The company’s 56ha site features a 252,000m3/year Siempelkamp ContiRoll  particleboard line; two ContiRoll MDF lines, with combined capacity of 384,000m3/year; three overlay press lines for melamine and finish foil; a six million m2/year robotequipped laminate flooring unit; a highspeed, low-cost sanding centre and comprehensive automated Giben cutting centre.
There is no doubt that back in 1997 when Sonae Tafisa first launched its Brazilian wood panel operation, it had its eyes fixed firmly on the country’s huge potential market. However, what is now clear is that Tafisa Brasil’s joint shareholders have found the going in Brazil, with its economic ups and downs and Third World lack of infrastructure, a lot tougher than expected.
“Both shareholders hoped that the return [from the project] would have been quicker than it has been,admitted Mr Tomás. He blamed difficult economic conditions in Brazil over the last few years for poorer results than Sonae group, in particular, had expected.
The Tafisa Brasil project, with Sonae Tafisa now holding a 63% stake and Brascan 37%, originally saw the Tafisa panel complex being fed primarily by pine plantations, in Paraná and Santa Catarina states, owned by Brascan Brasil SA.
As the complex’s panel capacity expanded – today, it consumes almost 3,000 tons of wood per day – it has relied more and more on buying sufficient raw material on the open market. Today, only around 10% of its needs come from Brascan’s forests, according to Mr Tomás.
It is public knowledge that relations between the companies’ shareholders have not been good. There has been disagreement over a number of issues, including the supply and pricing of wood and how management of the Tafisa Brasil mill operation should be shared, admitted Mr Tomás, although he was reluctant to go into details of the dispute.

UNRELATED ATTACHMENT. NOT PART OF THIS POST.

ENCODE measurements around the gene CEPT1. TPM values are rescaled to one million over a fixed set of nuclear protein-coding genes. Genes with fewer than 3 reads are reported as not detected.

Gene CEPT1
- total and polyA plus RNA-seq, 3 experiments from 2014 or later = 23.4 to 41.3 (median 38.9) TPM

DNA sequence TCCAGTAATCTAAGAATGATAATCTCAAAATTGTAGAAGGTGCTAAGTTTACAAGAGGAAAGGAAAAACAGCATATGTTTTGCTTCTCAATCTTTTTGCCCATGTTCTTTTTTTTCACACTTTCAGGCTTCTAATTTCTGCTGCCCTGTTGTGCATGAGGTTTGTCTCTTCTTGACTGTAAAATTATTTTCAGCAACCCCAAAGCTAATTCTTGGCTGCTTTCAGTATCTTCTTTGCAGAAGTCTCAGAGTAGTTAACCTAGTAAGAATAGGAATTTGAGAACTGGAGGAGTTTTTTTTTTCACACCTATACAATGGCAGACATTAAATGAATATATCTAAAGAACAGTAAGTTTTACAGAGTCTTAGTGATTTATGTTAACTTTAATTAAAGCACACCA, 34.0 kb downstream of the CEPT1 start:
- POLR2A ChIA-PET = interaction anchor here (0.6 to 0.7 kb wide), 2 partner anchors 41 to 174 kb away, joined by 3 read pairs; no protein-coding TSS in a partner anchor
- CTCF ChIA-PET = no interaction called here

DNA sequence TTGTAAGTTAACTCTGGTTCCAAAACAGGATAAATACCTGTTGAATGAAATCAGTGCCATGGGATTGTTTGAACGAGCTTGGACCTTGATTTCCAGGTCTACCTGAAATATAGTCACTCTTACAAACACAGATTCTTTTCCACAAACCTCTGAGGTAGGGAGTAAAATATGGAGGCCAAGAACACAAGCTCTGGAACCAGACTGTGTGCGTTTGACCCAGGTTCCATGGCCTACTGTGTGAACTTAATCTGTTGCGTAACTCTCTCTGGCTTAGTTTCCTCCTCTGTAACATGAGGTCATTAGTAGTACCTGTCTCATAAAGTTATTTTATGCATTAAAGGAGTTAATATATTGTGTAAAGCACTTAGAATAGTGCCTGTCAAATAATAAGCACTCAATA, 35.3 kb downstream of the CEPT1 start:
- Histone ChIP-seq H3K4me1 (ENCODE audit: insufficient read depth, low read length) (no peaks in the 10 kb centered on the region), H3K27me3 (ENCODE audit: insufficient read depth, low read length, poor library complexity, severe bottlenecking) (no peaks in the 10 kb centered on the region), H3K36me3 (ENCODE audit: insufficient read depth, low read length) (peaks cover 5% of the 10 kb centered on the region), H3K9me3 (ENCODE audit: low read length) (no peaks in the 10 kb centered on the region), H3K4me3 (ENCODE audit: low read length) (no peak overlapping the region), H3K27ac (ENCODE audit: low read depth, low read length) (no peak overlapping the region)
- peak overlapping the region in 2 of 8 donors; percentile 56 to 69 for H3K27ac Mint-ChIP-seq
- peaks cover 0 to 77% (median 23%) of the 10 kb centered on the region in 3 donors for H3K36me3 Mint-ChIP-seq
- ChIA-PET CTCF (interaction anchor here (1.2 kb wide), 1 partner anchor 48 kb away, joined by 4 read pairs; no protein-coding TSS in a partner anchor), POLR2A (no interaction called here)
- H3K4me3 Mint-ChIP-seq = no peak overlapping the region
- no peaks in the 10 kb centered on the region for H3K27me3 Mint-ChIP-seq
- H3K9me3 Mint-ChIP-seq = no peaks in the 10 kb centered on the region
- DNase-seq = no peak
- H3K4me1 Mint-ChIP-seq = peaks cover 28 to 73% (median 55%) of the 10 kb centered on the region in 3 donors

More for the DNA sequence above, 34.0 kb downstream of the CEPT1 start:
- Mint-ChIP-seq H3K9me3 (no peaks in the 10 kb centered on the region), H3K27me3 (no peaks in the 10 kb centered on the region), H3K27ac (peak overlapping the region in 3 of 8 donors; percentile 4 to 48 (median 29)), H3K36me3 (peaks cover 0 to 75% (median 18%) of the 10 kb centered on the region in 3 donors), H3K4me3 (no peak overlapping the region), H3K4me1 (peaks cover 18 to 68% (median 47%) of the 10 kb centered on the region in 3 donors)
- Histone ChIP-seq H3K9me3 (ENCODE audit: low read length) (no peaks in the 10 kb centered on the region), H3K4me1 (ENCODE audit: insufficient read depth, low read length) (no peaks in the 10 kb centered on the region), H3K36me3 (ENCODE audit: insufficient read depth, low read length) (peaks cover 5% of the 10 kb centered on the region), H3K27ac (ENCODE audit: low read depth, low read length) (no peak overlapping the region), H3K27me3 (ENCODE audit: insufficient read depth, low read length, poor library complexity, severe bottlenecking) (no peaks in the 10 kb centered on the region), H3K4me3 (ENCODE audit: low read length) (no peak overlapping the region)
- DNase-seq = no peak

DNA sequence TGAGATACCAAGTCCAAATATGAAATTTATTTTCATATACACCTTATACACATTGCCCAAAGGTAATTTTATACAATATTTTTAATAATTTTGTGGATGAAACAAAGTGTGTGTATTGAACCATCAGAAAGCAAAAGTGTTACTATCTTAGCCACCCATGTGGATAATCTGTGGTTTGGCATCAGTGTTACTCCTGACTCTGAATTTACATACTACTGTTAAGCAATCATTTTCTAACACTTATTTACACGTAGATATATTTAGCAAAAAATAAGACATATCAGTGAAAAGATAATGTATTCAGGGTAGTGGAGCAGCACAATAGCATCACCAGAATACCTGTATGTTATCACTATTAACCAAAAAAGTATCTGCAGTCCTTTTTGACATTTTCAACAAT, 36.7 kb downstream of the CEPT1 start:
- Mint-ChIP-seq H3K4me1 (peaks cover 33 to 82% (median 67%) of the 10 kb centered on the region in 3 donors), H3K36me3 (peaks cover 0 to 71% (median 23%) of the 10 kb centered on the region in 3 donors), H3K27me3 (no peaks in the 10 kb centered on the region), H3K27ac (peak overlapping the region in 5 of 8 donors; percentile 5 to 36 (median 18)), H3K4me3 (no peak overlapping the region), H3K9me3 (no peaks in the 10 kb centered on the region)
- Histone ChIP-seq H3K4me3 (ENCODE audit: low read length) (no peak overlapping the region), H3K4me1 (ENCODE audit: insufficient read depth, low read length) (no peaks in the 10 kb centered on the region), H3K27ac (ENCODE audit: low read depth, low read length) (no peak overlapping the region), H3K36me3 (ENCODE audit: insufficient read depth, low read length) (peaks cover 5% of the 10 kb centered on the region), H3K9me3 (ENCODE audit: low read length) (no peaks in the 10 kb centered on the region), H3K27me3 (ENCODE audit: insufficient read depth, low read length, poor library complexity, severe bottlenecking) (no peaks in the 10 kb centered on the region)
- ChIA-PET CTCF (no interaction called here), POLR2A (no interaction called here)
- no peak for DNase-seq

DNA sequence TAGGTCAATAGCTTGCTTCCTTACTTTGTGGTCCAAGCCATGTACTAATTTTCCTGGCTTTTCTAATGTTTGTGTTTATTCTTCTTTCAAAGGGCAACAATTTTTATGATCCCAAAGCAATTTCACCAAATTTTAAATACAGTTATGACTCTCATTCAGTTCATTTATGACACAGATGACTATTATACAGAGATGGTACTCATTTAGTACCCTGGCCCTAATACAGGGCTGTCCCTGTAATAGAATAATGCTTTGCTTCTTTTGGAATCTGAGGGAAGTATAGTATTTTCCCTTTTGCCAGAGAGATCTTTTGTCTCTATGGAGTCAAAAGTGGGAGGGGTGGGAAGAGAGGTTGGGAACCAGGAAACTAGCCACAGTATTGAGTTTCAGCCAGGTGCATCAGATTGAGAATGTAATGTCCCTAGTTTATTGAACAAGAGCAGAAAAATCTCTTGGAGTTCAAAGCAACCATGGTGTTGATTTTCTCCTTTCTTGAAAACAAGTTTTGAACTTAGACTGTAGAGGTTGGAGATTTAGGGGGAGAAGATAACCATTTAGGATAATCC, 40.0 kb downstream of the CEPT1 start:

“The difficulties between the partners were never completely connected with the wood supply….because the wood reserves Brascan had were and are not enough to supply us.
“I think the discussions are in terms of how the share of management of the [joint] company should be, even though that is regulated by the shareholder agreement, and that led to difficulties,he suggested. He admitted that the running dispute created “not a very good image in terms of the reliability of the company”.
Mr Tomás conceded that comment about Tafisa Brasil has centred on two issues – its lack of forest plantations and the shareholder problems. But, the chairman stressed, the row “did not prevent us from operating in the market. I never experienced difficulties with clients for that reason…in the end, [selling] is down to your quality and price,he declared.
In any event, he added, partner relations are “beginning to improve, and I hope that will happen”. He expressed confidence a solution to the problem would be found “in time”.
In an environment where cost cutting has become an imperative, Tafisa Brasil is only too well aware of its weakness in the forestry area.